With a formatted Class 10 SDHC card, testing the camera on its burst mode showed it to manage average of 19 high-quality JPEGs before slowing down, and about six Raw frames at a continuous speed. Somewhat disappointingly, only around six or seven Raw and JPEG captures may be taken at a much slower rate of around one per second, before the camera prohibits images from being shot without needing a few seconds of breathing space in between exposures.
Speed is no doubt compromised by the camera creating such larger files; when opened, JPEGs measure in at over 50MB, while TIFF files converted from Raw files typically double this. It's a shame there's no option to shoot at a faster rate but at a reduced resolution, which would no doubt be preferable when such huge files aren't required.
Once the mode dial has been turned to the relevant position, video recording may be started by pressing the dedicated button on the rear. The Quick AF mode, which uses the same phase-detection system as in standard shooting, is indeed very quick, although the contrast detection mode (dubbed 'Live' mode by Canon) has the advantage of a continuous feed, although is much slower at bringing subjects into focus (just as in live view).
Playing back movies shows good, fluid movement, and a gradual but swift transition in exposure as the scene changes, but the inevitable wobble introduced by panning does make itself known. Audio quality is adequate for general use, but it's not particularly great for anything else and isn't reproduced well by the camera's speaker, either. Fortunately a stereo microphone may be plugged into the camera's side should you wish to improve on this.
The Movie Snapshot mode is a curious addition, but one with the potential to force users shoot video more selectively. It seems particularly useful for those travelling, who may want to record a brief summary of where they've been without needing to trawl through various clips of different sizes.
The camera automatically stitches all footage in the same album together, and watching it back makes for an undoubtedly more interesting experience than watching a single long video.
The feature is relatively simple to use, and footage may be played back before it's saved to an album, while it's also nice that Canon has allowed basic editing, so that footage may be trimmed from either end of a recording.
The metering system does very well to balance shadows, midtones and highlights, and many situations in which other cameras would err one way or the other fail to outfox the 600D – although now and again the camera does sometimes make the odd error of judgement.
Something that does become apparent when examining the 600D's images is the effect of the iFCL metering system; because this uses the AF point among other factors to judge exposure, the camera will prioritise exposure for the subject on which the user focuses.
As a consequence, such images may appear either over or underexposed, depending on the brightness of the subject in relation to the rest of the scene. This can be beneficial when shooting against backlighting, for example, although for print-ready results it's advisable to experiment with either the Highlight tone priority option or the Auto Lighting Optimiser (or both).
Most of the time, the camera's Auto White Balance system helps to produce colourful but faithful images. During the test the camera coped perfectly well with standard natural lighting and even managed to render to warm glow of sodium vapour streelights against twilight with aplomb.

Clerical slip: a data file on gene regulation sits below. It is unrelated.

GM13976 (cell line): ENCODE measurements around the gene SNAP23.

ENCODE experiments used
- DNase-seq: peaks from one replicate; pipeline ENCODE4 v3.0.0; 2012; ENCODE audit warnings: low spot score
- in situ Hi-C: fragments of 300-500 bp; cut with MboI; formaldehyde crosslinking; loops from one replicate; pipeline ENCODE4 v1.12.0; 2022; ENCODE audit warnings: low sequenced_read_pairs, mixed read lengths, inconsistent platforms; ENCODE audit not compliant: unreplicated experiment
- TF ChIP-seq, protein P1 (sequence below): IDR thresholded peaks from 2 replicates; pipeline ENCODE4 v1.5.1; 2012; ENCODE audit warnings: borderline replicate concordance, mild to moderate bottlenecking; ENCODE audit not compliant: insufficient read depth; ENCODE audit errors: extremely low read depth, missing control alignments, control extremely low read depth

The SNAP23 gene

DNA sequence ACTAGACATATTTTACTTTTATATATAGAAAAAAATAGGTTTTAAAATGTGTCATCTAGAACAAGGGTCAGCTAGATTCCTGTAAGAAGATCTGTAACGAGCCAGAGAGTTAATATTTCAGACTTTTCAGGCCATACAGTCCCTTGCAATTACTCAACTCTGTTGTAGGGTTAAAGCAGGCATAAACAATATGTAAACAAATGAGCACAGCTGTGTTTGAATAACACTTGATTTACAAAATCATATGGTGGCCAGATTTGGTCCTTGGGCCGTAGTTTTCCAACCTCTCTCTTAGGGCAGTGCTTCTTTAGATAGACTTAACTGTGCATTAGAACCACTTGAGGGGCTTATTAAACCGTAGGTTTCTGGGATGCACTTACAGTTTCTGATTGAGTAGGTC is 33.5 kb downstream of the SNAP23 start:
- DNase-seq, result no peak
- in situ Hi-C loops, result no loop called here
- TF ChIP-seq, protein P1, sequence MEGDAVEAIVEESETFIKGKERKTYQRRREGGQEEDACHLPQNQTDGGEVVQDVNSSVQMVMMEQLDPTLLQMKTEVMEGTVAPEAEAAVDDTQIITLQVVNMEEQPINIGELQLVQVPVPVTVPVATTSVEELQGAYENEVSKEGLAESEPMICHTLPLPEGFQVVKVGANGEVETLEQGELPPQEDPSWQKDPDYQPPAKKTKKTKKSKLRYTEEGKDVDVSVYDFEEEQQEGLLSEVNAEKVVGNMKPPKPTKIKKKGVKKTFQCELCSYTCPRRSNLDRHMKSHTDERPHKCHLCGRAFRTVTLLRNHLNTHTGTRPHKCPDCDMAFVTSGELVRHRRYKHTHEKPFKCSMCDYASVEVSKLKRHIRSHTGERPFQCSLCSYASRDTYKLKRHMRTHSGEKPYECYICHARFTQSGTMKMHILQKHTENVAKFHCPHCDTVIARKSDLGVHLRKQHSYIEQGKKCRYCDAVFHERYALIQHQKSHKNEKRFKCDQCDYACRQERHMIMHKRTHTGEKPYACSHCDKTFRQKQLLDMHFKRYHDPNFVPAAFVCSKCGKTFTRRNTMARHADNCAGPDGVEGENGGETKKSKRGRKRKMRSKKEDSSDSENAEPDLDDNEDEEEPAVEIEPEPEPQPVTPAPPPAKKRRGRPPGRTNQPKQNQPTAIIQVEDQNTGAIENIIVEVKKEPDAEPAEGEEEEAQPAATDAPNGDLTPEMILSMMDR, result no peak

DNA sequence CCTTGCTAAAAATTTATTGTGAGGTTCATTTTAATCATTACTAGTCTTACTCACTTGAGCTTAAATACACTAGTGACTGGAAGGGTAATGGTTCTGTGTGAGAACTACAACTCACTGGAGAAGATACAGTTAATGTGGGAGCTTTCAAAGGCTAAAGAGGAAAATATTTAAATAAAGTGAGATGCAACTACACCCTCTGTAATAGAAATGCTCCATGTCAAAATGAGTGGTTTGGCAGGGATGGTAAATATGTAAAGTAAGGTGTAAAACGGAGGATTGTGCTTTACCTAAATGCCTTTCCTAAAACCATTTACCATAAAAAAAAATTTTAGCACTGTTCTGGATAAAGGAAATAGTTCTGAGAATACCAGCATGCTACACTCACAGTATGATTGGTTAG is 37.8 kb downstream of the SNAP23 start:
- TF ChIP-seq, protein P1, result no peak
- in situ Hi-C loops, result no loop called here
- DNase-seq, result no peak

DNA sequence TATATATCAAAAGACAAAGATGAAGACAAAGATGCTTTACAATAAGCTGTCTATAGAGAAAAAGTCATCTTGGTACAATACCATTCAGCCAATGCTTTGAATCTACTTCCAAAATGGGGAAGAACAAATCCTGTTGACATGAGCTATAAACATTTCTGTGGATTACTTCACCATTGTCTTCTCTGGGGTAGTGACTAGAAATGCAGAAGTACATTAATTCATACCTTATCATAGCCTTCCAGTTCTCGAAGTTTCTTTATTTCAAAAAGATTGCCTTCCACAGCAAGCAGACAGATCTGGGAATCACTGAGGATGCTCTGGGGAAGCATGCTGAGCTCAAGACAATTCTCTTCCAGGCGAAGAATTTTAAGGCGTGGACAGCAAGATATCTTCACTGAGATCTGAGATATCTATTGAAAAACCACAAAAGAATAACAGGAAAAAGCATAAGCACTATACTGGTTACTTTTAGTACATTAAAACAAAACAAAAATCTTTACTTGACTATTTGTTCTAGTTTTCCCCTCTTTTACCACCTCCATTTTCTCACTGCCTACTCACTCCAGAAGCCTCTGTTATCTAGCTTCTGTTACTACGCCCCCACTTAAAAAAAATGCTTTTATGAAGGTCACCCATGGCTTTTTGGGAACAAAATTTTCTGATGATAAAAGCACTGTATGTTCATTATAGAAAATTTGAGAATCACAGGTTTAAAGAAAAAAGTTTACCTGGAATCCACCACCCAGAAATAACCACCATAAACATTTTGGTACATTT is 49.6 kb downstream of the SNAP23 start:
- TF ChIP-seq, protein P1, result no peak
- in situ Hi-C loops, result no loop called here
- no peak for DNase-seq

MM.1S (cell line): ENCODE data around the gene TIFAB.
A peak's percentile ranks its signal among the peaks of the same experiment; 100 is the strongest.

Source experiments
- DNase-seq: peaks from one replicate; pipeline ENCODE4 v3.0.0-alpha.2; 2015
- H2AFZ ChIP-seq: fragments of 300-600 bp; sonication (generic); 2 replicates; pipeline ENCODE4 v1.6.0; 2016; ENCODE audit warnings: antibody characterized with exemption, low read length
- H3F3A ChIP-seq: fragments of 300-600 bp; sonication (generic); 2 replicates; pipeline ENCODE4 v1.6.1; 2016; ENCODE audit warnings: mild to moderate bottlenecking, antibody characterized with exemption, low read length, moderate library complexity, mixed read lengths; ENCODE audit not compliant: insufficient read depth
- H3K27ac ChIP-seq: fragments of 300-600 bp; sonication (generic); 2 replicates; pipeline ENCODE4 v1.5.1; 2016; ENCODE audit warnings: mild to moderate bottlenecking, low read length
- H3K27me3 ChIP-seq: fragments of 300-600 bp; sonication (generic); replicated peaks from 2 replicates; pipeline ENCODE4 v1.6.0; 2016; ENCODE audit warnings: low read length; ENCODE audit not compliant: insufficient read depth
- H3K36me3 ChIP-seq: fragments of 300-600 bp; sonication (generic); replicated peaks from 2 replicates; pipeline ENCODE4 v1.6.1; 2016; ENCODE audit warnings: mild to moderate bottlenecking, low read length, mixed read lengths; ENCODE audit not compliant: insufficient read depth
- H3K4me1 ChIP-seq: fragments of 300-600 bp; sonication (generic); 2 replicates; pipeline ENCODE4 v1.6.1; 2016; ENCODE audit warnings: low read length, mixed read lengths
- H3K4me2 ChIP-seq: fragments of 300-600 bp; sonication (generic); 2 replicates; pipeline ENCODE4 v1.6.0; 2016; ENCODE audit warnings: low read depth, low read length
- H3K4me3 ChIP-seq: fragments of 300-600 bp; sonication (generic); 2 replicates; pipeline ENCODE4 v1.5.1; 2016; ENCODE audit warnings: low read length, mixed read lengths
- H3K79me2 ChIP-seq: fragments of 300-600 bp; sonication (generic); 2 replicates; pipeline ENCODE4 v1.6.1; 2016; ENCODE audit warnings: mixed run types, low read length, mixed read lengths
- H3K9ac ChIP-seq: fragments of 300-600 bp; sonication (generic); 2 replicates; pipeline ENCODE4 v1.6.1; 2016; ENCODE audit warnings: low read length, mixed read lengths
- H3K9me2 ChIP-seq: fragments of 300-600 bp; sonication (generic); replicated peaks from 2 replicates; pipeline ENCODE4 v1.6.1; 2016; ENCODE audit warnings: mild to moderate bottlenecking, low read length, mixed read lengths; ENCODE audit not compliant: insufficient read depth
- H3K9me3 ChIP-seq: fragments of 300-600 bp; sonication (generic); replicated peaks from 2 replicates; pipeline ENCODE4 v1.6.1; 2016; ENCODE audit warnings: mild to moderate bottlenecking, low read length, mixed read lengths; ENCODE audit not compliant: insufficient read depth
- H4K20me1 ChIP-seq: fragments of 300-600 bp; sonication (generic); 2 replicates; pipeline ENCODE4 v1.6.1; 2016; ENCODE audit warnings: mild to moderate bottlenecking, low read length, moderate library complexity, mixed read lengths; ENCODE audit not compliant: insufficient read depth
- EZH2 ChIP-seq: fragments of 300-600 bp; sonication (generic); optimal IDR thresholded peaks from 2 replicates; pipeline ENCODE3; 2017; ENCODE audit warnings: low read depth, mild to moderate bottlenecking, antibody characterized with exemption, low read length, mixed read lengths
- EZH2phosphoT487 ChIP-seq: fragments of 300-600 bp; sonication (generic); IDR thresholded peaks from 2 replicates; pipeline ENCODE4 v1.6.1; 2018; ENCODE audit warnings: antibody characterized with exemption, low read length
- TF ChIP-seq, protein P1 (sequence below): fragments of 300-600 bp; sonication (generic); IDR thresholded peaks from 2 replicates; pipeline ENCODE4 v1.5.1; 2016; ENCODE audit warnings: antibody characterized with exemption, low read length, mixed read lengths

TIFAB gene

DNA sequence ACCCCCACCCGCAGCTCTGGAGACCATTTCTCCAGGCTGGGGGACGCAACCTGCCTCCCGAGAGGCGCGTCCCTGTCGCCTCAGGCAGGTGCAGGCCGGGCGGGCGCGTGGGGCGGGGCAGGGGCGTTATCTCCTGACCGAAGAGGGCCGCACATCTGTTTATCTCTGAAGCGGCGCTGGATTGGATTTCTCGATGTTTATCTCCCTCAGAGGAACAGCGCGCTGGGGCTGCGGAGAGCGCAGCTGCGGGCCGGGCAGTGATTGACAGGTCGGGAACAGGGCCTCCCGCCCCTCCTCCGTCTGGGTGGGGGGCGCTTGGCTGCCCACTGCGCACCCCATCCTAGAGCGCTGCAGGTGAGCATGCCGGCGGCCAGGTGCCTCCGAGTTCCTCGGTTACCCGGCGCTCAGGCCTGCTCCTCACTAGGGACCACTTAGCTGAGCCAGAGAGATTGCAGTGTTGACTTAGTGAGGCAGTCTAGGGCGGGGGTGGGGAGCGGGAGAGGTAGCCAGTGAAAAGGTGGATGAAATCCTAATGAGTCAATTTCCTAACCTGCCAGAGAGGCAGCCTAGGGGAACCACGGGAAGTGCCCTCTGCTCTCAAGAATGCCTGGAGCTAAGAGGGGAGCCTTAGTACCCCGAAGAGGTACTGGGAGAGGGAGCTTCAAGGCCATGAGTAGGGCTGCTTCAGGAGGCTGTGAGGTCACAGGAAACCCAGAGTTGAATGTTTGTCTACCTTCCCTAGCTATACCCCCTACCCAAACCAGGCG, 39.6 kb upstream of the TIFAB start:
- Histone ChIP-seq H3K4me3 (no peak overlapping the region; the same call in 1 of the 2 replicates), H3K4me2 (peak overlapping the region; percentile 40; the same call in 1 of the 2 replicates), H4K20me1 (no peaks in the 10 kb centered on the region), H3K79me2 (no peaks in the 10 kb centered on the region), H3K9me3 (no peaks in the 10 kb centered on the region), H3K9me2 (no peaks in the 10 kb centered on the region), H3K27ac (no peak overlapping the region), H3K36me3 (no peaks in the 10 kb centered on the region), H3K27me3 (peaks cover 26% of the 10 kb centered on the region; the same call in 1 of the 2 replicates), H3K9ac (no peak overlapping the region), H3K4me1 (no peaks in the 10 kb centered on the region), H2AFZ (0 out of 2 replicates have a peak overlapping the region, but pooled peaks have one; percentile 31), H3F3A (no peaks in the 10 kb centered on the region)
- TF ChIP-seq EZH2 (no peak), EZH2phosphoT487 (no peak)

Only a couple of occasions proved problematic: under tungsten light, where it recorded the warm yellow lighting as a more rosy magenta, and outdoors when the scene contained little colour detail, which caused noticeably cold casts. In both of these cases, selecting the appropriate white balance preset proved to be a better match (which, with the direct WB button, can be done in little time).
JPEGs are noticeably sharper than corresponding Raw files, but it's still possible to tease out a little more detail without degrading the rest of the image using a sharpening tool.
With regards to noise, texture begins building up at around ISO 800, and continues to rise steadily up the maximum sensitivity of ISO 12,800.
The in-camera noise reduction options do well to remove the fine-textured chroma noise which appears over darker areas, and even the strongest setting manages to do so while leaving images relatively intact.
The Digital Photo Professional software works a treat to remove the coarsest red and green speckling from Raw files, and even images shot at the highest sensitivity of ISO 12,800 remain detailed after careful processing, particularly if just a touch of luminance noise reduction is applied.
The new EF-S 18-55mm f/3.5-5.6 IS II kit lens is said to be optically unchanged from the previous version (which it now supersedes), with just slight revisions to its outer design.
Once again, it offers a four-stop image stabilisation system, although in practice it managed acceptably-sharp results down to around 1/8 sec at 55mm, equating to around a three-stop improvement.
No doubt it's possible to reach the four promised stops, but such results are generally only obtainable with flawless technique and the optimum conditions.
Once the lens is stopped down a little, sharpness is excellently maintained to both edges and corners of the frame, but sadly plenty of magenta and green chromatic aberrations are easily spotted throughout both Raw and JPEG images. The boost in contrast in the latter doesn't particularly help here, often making chromatic aberrations more apparent.
There's also a touch of purple fringing noticeable in high contrast areas, although this tends to be due to the camera's microlens formation, and there's also a little barrel distortion at the lens's widest extremity, which disappears once zoomed in a little.